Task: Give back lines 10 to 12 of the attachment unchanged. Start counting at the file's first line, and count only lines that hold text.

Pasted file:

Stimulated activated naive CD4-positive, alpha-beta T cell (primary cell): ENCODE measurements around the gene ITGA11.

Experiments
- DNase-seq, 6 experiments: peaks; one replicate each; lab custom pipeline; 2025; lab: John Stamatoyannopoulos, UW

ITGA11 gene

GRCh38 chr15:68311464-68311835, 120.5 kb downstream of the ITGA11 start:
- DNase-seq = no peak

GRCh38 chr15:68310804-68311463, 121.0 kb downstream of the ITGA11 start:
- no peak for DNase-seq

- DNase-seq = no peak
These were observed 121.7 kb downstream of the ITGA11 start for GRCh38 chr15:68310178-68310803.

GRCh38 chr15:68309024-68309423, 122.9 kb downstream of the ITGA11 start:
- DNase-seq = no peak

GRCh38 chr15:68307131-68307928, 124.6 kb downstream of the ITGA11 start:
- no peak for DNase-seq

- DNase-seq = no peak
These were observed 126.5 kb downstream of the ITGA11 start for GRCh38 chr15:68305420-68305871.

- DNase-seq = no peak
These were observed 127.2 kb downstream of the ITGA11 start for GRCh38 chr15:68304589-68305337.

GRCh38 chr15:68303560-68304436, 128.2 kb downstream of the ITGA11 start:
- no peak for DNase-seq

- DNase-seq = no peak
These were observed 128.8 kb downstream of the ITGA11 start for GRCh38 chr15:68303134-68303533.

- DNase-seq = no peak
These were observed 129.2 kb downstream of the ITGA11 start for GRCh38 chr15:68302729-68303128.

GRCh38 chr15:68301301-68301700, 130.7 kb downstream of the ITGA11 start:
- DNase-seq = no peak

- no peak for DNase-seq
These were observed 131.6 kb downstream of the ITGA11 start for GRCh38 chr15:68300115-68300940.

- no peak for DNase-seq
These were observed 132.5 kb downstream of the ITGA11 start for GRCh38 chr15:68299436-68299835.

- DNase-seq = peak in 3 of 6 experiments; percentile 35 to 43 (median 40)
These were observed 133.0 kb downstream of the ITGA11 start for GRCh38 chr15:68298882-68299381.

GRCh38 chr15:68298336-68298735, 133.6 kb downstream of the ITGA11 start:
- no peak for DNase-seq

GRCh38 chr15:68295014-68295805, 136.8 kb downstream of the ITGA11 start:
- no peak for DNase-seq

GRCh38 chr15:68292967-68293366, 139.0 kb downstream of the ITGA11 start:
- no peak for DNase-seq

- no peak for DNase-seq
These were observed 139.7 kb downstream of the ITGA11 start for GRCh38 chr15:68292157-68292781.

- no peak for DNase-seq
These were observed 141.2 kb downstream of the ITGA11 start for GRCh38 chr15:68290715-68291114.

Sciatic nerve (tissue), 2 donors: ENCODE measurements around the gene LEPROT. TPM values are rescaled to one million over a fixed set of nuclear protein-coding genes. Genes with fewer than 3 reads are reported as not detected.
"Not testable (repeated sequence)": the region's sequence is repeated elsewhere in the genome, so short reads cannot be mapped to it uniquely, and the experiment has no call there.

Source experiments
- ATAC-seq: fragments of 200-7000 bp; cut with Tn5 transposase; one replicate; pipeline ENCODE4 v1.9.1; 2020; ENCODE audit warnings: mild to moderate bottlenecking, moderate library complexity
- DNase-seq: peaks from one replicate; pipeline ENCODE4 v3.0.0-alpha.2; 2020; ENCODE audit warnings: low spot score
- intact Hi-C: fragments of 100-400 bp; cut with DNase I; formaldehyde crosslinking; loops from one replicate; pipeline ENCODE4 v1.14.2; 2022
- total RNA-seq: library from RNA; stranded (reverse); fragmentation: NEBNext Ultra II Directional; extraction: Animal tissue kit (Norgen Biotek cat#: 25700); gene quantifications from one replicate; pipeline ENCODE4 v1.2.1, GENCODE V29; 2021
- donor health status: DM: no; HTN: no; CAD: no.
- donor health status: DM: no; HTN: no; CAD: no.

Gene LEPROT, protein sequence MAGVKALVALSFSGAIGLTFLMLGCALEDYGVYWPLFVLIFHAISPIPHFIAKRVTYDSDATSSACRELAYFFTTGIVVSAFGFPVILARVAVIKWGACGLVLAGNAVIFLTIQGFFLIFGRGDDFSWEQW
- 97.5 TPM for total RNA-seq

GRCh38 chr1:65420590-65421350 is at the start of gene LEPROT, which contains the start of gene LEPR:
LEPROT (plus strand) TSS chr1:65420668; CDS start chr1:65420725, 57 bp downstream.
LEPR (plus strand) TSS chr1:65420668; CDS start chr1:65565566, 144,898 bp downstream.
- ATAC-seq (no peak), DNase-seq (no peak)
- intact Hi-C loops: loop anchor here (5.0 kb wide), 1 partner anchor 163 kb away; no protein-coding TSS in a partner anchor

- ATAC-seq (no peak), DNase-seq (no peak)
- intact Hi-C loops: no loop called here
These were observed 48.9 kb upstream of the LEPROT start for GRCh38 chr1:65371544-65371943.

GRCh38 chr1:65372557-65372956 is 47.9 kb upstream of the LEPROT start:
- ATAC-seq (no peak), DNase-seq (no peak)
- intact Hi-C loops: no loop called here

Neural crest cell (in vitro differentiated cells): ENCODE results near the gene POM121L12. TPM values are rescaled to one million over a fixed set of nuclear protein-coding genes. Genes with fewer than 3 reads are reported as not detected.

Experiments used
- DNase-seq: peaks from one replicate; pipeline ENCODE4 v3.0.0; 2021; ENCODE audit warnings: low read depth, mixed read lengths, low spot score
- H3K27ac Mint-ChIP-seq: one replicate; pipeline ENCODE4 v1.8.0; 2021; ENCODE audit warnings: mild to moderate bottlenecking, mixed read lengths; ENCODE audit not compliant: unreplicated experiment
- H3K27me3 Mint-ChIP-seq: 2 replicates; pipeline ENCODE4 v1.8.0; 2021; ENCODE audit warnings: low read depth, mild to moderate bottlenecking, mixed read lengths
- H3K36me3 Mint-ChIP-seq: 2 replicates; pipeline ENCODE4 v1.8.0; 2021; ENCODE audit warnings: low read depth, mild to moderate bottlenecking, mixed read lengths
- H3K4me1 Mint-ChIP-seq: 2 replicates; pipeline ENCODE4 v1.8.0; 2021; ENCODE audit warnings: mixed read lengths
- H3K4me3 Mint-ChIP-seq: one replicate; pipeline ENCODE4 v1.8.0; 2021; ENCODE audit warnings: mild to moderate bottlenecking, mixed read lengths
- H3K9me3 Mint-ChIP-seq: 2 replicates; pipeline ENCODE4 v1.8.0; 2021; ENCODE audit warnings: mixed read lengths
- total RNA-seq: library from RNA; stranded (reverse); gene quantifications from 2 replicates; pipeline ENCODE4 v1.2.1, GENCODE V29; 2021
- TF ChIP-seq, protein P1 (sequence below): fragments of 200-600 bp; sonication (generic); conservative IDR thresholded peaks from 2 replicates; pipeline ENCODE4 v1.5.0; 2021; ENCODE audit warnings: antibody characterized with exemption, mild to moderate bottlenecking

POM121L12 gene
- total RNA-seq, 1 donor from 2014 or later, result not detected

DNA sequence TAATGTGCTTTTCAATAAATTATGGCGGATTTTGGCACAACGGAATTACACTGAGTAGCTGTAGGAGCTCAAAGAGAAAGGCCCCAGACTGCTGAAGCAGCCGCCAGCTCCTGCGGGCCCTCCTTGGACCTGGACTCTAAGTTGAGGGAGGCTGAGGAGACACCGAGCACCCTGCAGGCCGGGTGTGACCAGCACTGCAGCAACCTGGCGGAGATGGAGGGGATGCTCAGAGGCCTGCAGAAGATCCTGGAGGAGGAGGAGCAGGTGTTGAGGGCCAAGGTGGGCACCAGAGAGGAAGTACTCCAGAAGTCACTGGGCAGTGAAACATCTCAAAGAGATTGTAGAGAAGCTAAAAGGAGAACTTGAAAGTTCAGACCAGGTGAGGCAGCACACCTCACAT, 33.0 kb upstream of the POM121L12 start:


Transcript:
These were observed 121.7 kb downstream of the ITGA11 start for GRCh38 chr15:68310178-68310803.

GRCh38 chr15:68309024-68309423, 122.9 kb downstream of the ITGA11 start:
- DNase-seq = no peak